FATCA: The Foreign Account Tax Compliance Act

  • The Foreign Account Tax Compliance Act is abbreviated as FATCA. This tax compels U.S. citizens living in the United States or overseas with financial assets in the United States to file annual reports of their foreign account holdings and pay U.S. tax. U.S. taxpayers are required to report all assets kept outside the country once a year under this tax. It facilitates cross-border tax compliance by establishing a worldwide standard for the automatic exchange of information on US taxpayers.
  • FATCA wants to give the Internal Revenue Service (IRS) more information about Americans who have invested and profited through non-US institutions in other countries.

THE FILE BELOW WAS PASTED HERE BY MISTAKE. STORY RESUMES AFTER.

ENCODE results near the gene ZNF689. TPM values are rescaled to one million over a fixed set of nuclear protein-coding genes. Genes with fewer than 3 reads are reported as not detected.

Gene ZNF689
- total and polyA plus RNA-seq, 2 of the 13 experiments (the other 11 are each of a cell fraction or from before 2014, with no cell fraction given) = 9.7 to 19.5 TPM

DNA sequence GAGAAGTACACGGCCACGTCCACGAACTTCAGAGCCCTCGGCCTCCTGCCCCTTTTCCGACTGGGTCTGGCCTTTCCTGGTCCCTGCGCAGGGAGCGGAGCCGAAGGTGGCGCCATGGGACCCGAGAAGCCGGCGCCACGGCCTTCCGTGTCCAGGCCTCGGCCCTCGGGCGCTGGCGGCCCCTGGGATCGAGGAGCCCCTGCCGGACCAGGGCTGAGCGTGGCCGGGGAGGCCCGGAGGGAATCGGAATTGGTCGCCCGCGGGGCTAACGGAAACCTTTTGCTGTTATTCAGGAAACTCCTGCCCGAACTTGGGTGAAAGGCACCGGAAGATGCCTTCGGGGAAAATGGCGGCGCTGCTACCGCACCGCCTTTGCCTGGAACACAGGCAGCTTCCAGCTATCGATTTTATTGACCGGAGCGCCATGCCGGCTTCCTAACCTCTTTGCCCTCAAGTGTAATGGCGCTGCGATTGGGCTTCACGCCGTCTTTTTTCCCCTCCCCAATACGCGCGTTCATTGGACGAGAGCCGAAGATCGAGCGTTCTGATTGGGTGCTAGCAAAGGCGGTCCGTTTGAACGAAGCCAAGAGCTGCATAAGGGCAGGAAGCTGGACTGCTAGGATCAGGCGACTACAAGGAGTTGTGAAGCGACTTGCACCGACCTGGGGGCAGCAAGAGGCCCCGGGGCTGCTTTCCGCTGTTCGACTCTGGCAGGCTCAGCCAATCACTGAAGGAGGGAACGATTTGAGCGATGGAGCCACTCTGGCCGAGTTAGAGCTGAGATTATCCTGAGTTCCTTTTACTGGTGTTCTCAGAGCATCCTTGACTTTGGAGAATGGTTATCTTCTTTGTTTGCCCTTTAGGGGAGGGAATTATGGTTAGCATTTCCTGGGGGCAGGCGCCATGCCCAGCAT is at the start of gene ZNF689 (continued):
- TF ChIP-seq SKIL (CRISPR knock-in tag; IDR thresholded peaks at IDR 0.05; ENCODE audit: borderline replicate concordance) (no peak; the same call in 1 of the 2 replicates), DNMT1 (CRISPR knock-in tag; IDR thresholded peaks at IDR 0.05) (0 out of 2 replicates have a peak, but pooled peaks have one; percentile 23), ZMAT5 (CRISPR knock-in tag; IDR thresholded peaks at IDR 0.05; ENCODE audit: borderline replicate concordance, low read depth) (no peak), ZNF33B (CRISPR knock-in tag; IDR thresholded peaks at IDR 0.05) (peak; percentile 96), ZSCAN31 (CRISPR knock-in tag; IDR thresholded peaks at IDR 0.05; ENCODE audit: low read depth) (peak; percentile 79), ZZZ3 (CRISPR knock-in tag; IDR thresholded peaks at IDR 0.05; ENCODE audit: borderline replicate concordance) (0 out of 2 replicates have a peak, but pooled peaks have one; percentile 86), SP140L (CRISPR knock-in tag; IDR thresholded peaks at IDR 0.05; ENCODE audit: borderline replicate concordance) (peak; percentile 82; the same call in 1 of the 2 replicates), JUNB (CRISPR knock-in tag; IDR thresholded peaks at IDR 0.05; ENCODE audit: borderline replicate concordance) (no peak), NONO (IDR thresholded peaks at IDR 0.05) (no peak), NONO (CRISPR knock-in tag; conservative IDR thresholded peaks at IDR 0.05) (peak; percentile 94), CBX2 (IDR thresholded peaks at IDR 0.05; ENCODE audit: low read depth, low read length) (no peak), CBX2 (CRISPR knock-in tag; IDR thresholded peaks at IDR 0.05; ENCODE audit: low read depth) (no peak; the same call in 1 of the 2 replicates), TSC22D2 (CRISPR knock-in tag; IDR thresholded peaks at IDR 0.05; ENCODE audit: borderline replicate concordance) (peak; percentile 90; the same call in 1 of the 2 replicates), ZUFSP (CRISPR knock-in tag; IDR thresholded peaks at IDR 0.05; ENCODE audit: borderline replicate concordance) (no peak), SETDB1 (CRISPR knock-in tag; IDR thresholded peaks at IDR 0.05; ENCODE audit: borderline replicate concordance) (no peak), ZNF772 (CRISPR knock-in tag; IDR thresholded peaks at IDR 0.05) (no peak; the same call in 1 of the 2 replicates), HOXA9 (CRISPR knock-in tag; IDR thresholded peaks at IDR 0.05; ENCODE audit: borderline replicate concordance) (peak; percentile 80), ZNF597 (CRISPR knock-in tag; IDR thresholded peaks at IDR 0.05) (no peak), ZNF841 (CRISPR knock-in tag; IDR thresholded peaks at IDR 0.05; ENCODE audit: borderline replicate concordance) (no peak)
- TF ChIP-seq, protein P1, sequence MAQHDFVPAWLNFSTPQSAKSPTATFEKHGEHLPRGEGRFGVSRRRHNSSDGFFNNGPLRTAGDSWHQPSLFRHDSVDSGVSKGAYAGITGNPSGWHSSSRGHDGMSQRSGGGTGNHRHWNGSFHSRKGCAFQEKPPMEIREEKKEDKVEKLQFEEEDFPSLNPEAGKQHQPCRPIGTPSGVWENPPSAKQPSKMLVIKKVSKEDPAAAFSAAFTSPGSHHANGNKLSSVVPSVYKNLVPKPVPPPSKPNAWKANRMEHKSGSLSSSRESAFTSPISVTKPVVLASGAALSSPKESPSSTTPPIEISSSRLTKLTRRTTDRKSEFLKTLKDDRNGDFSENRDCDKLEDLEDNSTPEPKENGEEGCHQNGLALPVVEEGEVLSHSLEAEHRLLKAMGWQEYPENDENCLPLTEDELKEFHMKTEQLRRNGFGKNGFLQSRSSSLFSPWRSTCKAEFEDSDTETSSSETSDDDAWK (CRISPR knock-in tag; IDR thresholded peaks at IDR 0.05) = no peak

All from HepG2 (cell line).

• Non-U.S. Foreign Financial Institutions (FFI) and Non-Financial Foreign Entities (NFFE) must also follow the law by reporting the identities of U.S. citizens and the amount of their assets kept in their banks to the Internal Revenue Service (IRS) through the FATCA Intergovernmental Agreement (IGA). FFIs that do not obey the IRS’s rules are expected to be barred from the US market and compelled to pay a tax penalty of 30% of any withholdable payment.
  • Each account holder who is a U.S. citizen must have his or her name, address, and tax identification number (TIN) reported by FFIs and NFFEs that follow the law. They also provide the account number, balance, and deposits and withdrawals in a convenient format.

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